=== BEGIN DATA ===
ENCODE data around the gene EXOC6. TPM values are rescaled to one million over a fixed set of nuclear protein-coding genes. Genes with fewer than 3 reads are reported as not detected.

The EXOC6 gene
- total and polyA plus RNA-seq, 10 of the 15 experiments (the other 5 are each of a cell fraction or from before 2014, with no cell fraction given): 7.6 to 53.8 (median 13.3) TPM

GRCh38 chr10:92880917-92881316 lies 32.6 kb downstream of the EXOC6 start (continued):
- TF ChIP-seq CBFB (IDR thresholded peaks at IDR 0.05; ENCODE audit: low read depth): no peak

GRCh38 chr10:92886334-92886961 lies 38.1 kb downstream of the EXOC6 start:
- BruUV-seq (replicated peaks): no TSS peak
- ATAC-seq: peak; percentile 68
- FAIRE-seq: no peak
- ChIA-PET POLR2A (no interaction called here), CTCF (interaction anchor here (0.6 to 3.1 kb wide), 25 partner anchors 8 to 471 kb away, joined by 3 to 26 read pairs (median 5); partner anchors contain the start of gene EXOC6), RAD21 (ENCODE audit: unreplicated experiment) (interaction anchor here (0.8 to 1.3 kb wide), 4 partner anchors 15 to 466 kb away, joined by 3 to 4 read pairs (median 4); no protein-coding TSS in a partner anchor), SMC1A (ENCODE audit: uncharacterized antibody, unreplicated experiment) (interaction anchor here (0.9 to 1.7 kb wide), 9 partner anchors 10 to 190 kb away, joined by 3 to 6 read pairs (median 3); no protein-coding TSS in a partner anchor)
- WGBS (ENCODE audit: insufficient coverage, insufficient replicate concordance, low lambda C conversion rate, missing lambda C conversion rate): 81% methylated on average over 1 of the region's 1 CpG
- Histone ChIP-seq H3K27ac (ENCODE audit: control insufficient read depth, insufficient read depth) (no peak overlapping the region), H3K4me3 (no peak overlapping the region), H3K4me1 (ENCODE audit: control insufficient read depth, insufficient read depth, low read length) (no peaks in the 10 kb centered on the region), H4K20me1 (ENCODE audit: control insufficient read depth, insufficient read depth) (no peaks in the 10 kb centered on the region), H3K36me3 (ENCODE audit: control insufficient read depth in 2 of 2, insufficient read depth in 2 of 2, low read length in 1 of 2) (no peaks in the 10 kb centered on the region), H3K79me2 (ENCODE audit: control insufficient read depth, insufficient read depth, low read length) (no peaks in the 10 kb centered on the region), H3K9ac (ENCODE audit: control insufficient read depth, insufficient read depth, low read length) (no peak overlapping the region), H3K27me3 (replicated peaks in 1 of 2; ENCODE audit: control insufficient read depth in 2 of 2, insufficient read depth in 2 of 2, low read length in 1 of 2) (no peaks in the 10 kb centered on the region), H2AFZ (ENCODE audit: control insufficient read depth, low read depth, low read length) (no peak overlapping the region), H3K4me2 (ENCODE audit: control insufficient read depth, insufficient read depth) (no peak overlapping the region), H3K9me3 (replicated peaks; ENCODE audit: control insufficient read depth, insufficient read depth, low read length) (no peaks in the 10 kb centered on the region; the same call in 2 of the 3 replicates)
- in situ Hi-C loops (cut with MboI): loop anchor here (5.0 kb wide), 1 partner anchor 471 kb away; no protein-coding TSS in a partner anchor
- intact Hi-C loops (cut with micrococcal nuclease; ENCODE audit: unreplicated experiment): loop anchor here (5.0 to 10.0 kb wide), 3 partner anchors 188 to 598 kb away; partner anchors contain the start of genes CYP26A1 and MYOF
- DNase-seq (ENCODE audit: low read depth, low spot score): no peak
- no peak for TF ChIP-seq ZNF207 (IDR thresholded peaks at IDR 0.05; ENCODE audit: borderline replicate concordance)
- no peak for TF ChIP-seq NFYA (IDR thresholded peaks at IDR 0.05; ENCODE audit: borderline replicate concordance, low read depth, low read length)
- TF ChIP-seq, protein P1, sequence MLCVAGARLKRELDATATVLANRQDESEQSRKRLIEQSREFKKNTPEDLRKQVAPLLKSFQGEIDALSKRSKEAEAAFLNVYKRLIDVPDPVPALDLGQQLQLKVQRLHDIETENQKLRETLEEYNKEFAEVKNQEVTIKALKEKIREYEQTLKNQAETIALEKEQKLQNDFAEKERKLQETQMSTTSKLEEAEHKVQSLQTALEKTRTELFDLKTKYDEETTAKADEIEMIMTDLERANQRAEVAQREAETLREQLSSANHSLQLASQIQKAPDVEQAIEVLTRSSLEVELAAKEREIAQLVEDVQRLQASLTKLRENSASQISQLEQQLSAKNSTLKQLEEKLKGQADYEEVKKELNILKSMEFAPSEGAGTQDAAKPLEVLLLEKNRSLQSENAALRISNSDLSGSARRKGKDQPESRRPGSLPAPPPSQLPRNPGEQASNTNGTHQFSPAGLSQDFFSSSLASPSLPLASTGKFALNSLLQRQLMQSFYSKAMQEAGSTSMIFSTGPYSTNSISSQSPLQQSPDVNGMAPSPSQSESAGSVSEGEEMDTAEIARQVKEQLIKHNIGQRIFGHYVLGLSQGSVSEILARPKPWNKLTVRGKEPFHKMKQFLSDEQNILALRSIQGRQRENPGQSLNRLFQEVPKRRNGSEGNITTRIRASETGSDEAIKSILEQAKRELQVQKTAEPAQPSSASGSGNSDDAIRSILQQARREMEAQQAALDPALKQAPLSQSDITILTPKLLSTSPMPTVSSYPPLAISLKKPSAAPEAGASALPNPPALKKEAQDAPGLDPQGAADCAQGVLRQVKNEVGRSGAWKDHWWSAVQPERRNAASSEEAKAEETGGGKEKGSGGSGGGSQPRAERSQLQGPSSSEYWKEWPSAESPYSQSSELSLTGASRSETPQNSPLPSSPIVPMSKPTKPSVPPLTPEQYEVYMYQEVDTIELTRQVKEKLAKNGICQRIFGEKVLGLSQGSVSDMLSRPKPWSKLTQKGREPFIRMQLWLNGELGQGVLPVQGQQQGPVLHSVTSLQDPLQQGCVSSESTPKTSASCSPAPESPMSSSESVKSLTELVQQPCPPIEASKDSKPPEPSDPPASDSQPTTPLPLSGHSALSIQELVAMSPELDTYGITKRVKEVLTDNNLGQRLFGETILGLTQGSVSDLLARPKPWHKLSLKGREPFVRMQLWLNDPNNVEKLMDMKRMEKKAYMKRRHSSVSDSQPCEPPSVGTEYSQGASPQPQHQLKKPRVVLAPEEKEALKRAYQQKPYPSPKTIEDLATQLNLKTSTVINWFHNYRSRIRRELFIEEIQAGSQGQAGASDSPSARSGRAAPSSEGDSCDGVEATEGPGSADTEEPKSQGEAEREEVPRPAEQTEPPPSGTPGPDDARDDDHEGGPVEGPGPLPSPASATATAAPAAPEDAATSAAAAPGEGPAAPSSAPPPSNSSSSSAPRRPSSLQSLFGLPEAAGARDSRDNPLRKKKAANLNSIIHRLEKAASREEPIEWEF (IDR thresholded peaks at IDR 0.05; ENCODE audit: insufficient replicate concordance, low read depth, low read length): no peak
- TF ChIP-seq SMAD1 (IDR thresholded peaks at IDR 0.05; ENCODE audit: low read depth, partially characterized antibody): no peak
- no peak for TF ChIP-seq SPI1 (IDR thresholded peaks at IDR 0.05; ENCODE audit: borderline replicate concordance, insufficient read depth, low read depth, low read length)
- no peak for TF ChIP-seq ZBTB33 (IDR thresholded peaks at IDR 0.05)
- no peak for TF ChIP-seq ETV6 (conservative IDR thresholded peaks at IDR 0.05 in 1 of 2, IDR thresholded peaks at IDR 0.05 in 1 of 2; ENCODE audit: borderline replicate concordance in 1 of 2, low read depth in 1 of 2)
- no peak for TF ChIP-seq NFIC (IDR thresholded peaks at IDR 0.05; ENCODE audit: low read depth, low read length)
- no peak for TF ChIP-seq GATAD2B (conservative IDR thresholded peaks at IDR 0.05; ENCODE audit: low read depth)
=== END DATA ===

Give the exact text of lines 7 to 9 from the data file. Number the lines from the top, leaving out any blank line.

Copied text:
- BruUV-seq (replicated peaks): no TSS peak
- ATAC-seq: peak; percentile 68
- FAIRE-seq: no peak